Queen’s Park Rangers

The Hoops from Shepherd’s Bush still seek new home

A fan’s guide – the club from early doors to today

Last in the Premier League in 2014-15, Queen’s Park Rangers now find themselves marooned in the Championship. Plans to move out of their cramped Loftus Road ground are similarly frozen, the contrast with local rivals Brentford and Fulham telling, one with a new stadium, the other involved in a significant rebuild.

Recent chairman and majority shareholder, Malaysian budget-air entrepreneur Tony Fernandes, is still looking at pastures new – QPR play at one of the smallest grounds in the whole Football League.

Loftus Road/Peterjon Cresswell

Place names around Loftus Road relate to the Empire Games staged at nearby White City in 1934 – originally awarded to Johannesburg but moved here because of concerns over treatment of black and Asian athletes. Rangers themselves played at White City in the early 1930s, returning to Loftus Road in 1933.

The club’s heyday came in the late 1960s and 1970s. After decades of lower-flight football, manager Alec Stock and chairman Jim Gregory steered the club to a remarkable League Cup win in 1967 and, for the first time, the top flight a year later. Despite the presence of mercurial forward Rodney Marsh, QPR were quickly relegated. Maverick Marsh was replaced by the equally maverick Stan Bowles, and with Dave Sexton in charge and home-grown midfielder Gerry Francis as captain, Rangers were a force to be reckoned with, coming within a point of winning the league in 1976.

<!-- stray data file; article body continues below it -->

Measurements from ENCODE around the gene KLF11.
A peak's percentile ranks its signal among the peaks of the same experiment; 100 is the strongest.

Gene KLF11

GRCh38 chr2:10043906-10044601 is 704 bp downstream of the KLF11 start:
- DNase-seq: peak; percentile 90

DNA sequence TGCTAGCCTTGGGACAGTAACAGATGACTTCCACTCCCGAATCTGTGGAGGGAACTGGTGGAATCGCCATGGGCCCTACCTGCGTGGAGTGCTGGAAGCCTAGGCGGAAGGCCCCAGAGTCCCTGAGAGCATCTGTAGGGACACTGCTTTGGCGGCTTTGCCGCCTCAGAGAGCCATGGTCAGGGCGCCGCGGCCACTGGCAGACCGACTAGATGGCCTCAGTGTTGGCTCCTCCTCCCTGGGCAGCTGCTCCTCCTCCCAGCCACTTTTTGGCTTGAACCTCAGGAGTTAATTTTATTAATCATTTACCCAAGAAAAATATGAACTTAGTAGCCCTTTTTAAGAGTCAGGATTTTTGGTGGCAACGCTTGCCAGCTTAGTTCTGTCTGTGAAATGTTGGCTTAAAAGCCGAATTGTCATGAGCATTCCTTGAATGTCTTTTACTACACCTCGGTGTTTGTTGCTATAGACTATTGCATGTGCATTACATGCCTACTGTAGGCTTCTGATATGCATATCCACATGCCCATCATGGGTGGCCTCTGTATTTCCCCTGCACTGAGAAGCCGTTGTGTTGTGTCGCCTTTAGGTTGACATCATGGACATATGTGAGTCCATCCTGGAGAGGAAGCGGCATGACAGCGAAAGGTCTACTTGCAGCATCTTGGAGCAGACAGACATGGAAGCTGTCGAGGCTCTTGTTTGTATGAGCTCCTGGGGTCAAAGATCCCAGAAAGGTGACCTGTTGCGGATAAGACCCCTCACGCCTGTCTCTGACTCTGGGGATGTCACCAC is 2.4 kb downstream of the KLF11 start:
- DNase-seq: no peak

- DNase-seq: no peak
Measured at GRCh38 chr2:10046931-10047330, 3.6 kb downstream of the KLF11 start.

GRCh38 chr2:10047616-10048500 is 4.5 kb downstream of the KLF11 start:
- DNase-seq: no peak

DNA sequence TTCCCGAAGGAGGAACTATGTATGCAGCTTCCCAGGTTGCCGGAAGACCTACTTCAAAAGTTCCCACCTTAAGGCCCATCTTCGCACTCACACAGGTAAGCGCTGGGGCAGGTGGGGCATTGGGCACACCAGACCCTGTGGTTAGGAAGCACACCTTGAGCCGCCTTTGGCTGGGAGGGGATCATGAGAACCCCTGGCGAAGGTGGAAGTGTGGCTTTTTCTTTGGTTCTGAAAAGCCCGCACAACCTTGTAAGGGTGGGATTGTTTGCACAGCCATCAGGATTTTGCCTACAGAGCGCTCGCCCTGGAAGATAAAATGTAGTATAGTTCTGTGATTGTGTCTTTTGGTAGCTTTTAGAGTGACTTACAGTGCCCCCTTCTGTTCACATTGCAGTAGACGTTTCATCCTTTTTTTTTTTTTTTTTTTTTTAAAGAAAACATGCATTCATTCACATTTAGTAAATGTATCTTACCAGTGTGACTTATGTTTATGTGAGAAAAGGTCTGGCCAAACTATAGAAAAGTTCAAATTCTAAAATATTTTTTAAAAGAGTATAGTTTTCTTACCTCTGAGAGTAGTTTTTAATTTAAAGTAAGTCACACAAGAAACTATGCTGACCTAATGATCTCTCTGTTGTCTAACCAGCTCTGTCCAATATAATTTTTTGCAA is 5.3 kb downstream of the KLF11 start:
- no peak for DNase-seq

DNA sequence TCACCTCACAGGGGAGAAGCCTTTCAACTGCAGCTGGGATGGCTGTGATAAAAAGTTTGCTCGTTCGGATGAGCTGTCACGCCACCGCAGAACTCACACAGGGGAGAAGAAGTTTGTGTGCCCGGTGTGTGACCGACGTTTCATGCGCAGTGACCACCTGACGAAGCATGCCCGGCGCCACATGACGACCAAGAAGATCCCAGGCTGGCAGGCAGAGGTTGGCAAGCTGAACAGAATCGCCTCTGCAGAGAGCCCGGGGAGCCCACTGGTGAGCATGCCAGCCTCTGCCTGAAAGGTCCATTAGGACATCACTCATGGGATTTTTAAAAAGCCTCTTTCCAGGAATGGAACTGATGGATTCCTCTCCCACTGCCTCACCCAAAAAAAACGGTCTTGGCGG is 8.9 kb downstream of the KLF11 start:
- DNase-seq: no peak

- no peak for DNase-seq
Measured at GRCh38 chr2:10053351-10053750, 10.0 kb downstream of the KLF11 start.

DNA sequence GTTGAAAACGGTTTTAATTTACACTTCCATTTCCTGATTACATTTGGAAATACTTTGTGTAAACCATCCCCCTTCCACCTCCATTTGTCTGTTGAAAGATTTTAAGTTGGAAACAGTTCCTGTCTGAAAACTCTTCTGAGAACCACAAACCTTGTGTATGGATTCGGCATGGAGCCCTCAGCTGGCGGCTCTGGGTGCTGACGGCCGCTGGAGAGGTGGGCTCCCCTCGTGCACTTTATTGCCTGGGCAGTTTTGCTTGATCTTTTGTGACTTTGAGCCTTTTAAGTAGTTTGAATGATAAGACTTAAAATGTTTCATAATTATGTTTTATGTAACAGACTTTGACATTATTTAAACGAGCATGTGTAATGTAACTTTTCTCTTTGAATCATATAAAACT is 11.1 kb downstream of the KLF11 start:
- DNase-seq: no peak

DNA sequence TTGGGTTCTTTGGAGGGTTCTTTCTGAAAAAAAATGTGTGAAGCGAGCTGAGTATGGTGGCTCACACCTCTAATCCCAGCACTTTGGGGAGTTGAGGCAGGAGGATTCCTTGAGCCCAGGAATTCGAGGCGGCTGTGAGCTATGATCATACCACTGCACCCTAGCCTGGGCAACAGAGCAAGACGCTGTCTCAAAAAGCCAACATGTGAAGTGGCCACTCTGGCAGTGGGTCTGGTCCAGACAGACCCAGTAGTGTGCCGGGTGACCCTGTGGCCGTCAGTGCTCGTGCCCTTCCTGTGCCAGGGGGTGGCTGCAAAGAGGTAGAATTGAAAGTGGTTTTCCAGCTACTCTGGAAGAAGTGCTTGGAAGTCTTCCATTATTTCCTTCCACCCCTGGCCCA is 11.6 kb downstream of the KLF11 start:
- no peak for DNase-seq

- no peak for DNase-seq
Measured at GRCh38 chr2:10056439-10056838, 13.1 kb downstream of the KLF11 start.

Under ex-player Terry Venables, QPR made the FA Cup Final of 1982 and a UEFA Cup place in 1984, while Francis and another old boy, Ray Wilkins, also led creditable Premier League campaigns as coaches.

Loftus Road/Peterjon Cresswell

Swift managerial changes and boardroom shenanigans were to follow, but manager Neil Warnock still managed to steer the club back to the Premier League in 2011. He would only stay in place for eight games before incoming chairman Fernandes brought in Mark Hughes, who suffered a similar fate the following season.

Bobby Zamora’s late play-off strike gained promotion to the Premier in 2014 but had been long forgotten by the time the reign of manager Harry Redknapp was ended in February 2015. An end-of-season 6-0 defeat by Manchester City must be regarded as a low point in the club’s history.

Coach Chris Ramsey failed to motivate a thinned-out squad to regain Premier League status in 2015-16, a succession of managers failing to lift Rangers anywhere near a play-off position. The arrival of former Brentford coach Mark Warburton in 2019 changed that for the better in 2020-21, but not quite better enough.

Ground Guide

The field of dreams – and the stands around it

Loftus Road seats just over 18,000, modest even by Championship standards. It feels it too – in a good way – with spectators so tight to the touchlines, it must be intimidating for away players. It’s certainly cramped for away supporters, be prepared.

The main entrance is through the South Africa Road Stand, where you’ll also find the ticket office, shop and reception; along the opposite sideline is the Ellerslie Road Stand, behind which is the away entrance. The goal ends of the stadium are the Loftus Road Stand and the School End, where away fans are accommodated, usually in the top tier, although the lower tier can also be used given demand.

Note that the ground is now officially called the Kiyan Prince Foundation Stadium, named after the young QPR player stabbed to death in 2006 while trying to prevent a boy being bullied. His father, a former champion boxer, set up a foundation in his son’s name to motivate youngsters away from violence.


Going to the ground – tips and timings

The nearest Tube is White City (Central line), about five minutes’ walk away: turn right out of the station, then left on to South Africa Road. Wood Lane Tube (Hammersmith & City and Circle lines) isn’t much further away. Shepherd’s Bush Market (also Hammersmith & City and Circle lines), although a 15-min walk from the ground, allows use of the pub options on the Uxbridge Road.